All diagnoses in the database are coded according to the German modification of the ICD-10 (ICD-10-GM). All patient-level data in the InGef database are de-identified to comply with German data protection regulations and German federal law. Hence, separate approval of an institutional review board or Medical Ethics Committee was not required. In brief, the database includes the following data: an anonymized identification number, demographic data (age, sex, region of living), date of death, periods of coverage for the health insurance, diagnoses according to ICD-10-GM for ambulatory care and hospital data, including admission and discharge date, procedures and diagnoses, prescription data and specialty of the prescribing or diagnosing physician29.

Study population

Adult patients (≥18 years) were only included in the study population (incident cases) if they were continuously insured during the observation period at one of the SHI organization included in the InGef database. Patients were included if they met the following inclusion criteria: A newly assured diagnosis of ICD-10-GM C34* in the outpatient sector or main and secondary diagnosis of ICD-10-GM C34* at discharge in the inpatient area. A diagnosis was considered confirmed if the diagnosis ICD-10-GM C34* in the outpatient sector was mentioned by two different physicians in the index quarter (quarter of the initial diagnosis) or by the same physician in two consecutive quarters. The unique diagnosis of ICD-10-GM C34* made by providers of the inpatient sector was also regarded as a confirmed diagnosis.

An incident lung cancer case entered the study sample at the moment of the first diagnosis following a validation period of 4 quarters (2012) free of lung cancer diagnoses to ensure that only incidences of lung cancer were present. Re-entry into the study sample by the same patient was not allowed. Study entry was at the beginning of the quarter in which lung cancer diagnosis was first documented. Study exit was defined as death or the end of the inclusion period (31.12.2017). There could also be incidence patients in the study sample who died within the follow-up period. Of note, these patients then contribute correspondingly less to the average comorbidity or quarterly number of specialist visits.


The measures concerned comorbidities and involved ambulatory care physicians in incident lung cancer patients.

Comorbidities were defined as confirmed outpatient diagnoses (3-digit) and/or inpatient primary and/or secondary diagnoses (3-digit) according to ICD-10-GM. The classifications O (pregnancy, birth, postpartum) and Z (facts influencing the state of health and leading to the use of health services) were excluded as they do not indicate diseases. Comorbidities were identified during four quarters: the quarter before the first documentation of the lung cancer diagnosis, the quarter in which the lung cancer diagnosis was made and two quarters after the initial lung cancer diagnosis (see Supplementary Table 5 for a thorough description of all measures included). These four quarters are described in this paper as patient-individual years. Comorbidities were only considered once within the patient-individual year even if they were documented more than once. The CCI was also calculated for the four patient-individual quarters and includes 19 different diseases30. Each comorbid disease ranges from 1 to 6 points to summate an index value. The index value enables the division into four prognostically significant categories (0, 1–2, 3–4, ≥5)31. Accordingly, the annual mortality of category 0 is 12 and 85% for category 5.

Individual ambulatory care physicians and their specialist area were identified by the Lifelong Physician Identification Number. All outpatient diagnoses contain the information in which physician documented the outpatient diagnosis. For patients whose diagnosis of a concomitant disease was documented by two different ambulatory care physicians in the index quarter, both specialists were registered, since it is not possible to distinguish who made the initial diagnosis. We included all relevant specialists for the treatment of oncological diseases in the field of internal medicine.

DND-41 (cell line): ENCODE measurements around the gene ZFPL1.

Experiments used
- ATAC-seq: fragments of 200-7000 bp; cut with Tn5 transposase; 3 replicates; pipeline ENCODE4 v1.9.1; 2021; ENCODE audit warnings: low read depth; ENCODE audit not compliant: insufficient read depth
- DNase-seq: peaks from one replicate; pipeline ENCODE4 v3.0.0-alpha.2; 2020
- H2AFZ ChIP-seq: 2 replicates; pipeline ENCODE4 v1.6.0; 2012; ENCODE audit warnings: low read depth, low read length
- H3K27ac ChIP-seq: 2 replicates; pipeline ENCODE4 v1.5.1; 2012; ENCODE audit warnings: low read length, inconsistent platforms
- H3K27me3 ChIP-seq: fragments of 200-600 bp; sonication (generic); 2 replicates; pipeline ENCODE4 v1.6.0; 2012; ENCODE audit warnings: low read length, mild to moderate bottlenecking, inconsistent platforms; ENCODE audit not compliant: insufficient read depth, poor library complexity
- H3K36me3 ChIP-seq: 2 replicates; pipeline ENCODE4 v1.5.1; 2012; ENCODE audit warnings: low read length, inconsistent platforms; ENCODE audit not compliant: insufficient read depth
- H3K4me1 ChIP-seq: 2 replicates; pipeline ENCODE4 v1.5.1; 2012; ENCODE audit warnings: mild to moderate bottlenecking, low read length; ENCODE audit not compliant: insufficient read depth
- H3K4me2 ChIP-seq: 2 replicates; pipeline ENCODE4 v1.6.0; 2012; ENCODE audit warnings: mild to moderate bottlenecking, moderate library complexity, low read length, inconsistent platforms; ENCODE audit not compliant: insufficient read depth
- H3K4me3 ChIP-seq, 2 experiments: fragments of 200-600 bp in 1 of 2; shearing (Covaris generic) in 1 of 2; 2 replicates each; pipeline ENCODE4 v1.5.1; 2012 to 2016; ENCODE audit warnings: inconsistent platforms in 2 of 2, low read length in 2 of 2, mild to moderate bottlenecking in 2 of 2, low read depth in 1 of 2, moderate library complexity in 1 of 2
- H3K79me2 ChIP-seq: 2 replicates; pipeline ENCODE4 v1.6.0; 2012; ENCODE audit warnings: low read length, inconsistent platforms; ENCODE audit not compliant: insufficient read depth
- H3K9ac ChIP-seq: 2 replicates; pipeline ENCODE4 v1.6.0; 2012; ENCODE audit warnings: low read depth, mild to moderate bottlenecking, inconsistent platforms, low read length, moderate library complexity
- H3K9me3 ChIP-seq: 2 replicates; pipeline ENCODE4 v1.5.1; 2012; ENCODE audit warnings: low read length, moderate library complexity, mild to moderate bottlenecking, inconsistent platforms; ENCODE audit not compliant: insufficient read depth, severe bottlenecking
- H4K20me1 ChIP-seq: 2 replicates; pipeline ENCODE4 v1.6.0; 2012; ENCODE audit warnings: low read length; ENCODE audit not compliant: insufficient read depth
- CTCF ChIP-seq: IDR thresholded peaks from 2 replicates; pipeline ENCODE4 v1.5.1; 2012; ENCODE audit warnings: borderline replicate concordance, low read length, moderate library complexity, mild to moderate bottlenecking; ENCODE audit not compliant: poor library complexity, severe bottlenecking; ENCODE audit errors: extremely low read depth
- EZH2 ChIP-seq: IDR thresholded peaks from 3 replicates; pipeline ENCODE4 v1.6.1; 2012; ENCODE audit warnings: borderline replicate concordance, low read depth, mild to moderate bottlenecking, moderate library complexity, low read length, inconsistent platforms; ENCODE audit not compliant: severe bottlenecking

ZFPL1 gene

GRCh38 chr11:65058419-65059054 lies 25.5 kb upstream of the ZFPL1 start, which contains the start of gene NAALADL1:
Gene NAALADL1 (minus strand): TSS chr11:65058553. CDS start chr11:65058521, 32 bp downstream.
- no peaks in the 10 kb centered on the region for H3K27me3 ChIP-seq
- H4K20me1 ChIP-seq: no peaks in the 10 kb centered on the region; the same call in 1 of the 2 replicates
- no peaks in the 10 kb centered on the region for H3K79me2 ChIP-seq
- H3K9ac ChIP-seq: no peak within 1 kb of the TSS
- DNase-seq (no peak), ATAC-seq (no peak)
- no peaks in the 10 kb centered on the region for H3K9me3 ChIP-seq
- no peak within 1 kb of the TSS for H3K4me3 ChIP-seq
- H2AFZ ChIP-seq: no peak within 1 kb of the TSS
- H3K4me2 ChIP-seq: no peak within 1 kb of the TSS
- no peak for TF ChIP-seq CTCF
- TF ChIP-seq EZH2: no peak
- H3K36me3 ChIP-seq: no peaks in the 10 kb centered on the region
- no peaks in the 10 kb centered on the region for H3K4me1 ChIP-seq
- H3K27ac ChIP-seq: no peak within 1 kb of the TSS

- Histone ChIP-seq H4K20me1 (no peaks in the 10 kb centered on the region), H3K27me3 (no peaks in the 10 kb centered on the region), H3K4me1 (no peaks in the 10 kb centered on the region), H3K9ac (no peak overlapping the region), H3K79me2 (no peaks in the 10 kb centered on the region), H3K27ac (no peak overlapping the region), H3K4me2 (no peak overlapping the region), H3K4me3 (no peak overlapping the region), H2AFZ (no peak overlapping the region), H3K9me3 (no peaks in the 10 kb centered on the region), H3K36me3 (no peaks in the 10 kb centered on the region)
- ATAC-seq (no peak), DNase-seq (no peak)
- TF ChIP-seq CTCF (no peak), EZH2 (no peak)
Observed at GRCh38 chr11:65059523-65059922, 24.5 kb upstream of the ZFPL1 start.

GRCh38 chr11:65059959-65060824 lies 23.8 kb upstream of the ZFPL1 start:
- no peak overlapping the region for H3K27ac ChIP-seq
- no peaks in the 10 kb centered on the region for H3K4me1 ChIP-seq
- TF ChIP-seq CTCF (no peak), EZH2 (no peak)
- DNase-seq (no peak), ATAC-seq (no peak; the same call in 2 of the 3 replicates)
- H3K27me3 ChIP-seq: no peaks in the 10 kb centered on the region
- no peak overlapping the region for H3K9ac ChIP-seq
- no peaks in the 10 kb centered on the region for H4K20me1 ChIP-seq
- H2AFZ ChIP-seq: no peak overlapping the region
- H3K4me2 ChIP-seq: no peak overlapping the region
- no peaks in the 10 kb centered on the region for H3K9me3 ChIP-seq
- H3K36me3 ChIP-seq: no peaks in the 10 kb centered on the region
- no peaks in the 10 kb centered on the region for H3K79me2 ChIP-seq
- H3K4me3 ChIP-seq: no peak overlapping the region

The German Medical Association defines the conditions under which specialists in internal medicine (internists) and general medicine (general practitioners) can acquire the specialist or specialization title32.

Additionally, patient’s age and the number of quarters with at least one contact to a specific ambulatory care physician group were registered. Age was calculated as the age on 31 of December in the previous year and as the age on 31 December 2017 for the 5-year prevalence. Next, patients were assigned to three age groups: <65, 65–85, and >85 years (Additional File 1). To calculate the number of quarters with at least one contact to a specific ambulatory care physician group, per patient, four individual quarters were observed (patient-individual year). This means that the maximum number of CQs to outpatient physicians is four. The same time frame was used to calculate the average number of visits to ambulatory care physicians.

Data analysis

For the years 2013 to 2017, 5-year prevalence and 1-year prevalences of lung cancer were calculated. Incidence for 2013 to 2017 was calculated using 2012 as validation period. Prevalence and incidence crude rates were adjusted by age and gender distribution of the German population in the respective year or on 31.12.2017 for 5-year estimates. According to clinical experience, the diagnosis of lung cancer generally becomes a permanent diagnosis and no full recovery is possible. Permanent diagnoses are available on a quarterly basis.

To describe the sociodemographic and clinical characteristics of incident lung cancer patients, mean (M), standard deviation (SD), median (Md), minimum (min) and maximum (max) were calculated for continuous variables (definitions and description of all variables in Additional File 1). For binary variables, absolute (n) and relative (%) frequencies of patients were specified. Regional differences are presented stratified annually from 2013 to 2017 in order to observe changes over a period of 5 years. In this context, a descriptive and non-standardized analysis of age and gender distribution was performed. For descriptive and comparative purposes, 95% CIs are provided assuming a Poisson distribution. All statistical analyses were conducted using Microsoft R Open 3.5.0.

Reporting summary

Further information on experimental design is available in the Nature Research Reporting Summary linked to this paper.